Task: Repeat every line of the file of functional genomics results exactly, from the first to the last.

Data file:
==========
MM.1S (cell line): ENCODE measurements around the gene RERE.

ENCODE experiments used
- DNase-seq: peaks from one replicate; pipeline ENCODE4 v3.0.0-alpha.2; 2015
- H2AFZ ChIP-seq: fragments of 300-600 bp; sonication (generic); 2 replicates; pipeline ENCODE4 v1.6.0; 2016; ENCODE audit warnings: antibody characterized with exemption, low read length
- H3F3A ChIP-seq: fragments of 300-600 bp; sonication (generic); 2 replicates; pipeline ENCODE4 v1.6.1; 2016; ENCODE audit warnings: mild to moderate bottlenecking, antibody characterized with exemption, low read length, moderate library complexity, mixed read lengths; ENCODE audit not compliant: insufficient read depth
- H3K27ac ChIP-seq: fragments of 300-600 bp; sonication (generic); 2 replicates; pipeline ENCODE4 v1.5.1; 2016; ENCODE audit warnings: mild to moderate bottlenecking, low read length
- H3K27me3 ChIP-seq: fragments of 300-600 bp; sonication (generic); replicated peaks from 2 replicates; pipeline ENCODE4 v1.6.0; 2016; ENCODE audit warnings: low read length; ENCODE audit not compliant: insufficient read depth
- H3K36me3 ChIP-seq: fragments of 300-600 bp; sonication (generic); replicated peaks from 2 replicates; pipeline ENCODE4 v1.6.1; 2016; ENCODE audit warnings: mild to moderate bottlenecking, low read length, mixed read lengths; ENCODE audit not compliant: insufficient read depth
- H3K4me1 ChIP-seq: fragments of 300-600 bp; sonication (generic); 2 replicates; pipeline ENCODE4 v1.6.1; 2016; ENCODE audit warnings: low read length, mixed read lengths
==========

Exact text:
MM.1S (cell line): ENCODE measurements around the gene RERE.

ENCODE experiments used
- DNase-seq: peaks from one replicate; pipeline ENCODE4 v3.0.0-alpha.2; 2015
- H2AFZ ChIP-seq: fragments of 300-600 bp; sonication (generic); 2 replicates; pipeline ENCODE4 v1.6.0; 2016; ENCODE audit warnings: antibody characterized with exemption, low read length
- H3F3A ChIP-seq: fragments of 300-600 bp; sonication (generic); 2 replicates; pipeline ENCODE4 v1.6.1; 2016; ENCODE audit warnings: mild to moderate bottlenecking, antibody characterized with exemption, low read length, moderate library complexity, mixed read lengths; ENCODE audit not compliant: insufficient read depth
- H3K27ac ChIP-seq: fragments of 300-600 bp; sonication (generic); 2 replicates; pipeline ENCODE4 v1.5.1; 2016; ENCODE audit warnings: mild to moderate bottlenecking, low read length
- H3K27me3 ChIP-seq: fragments of 300-600 bp; sonication (generic); replicated peaks from 2 replicates; pipeline ENCODE4 v1.6.0; 2016; ENCODE audit warnings: low read length; ENCODE audit not compliant: insufficient read depth
- H3K36me3 ChIP-seq: fragments of 300-600 bp; sonication (generic); replicated peaks from 2 replicates; pipeline ENCODE4 v1.6.1; 2016; ENCODE audit warnings: mild to moderate bottlenecking, low read length, mixed read lengths; ENCODE audit not compliant: insufficient read depth
- H3K4me1 ChIP-seq: fragments of 300-600 bp; sonication (generic); 2 replicates; pipeline ENCODE4 v1.6.1; 2016; ENCODE audit warnings: low read length, mixed read lengths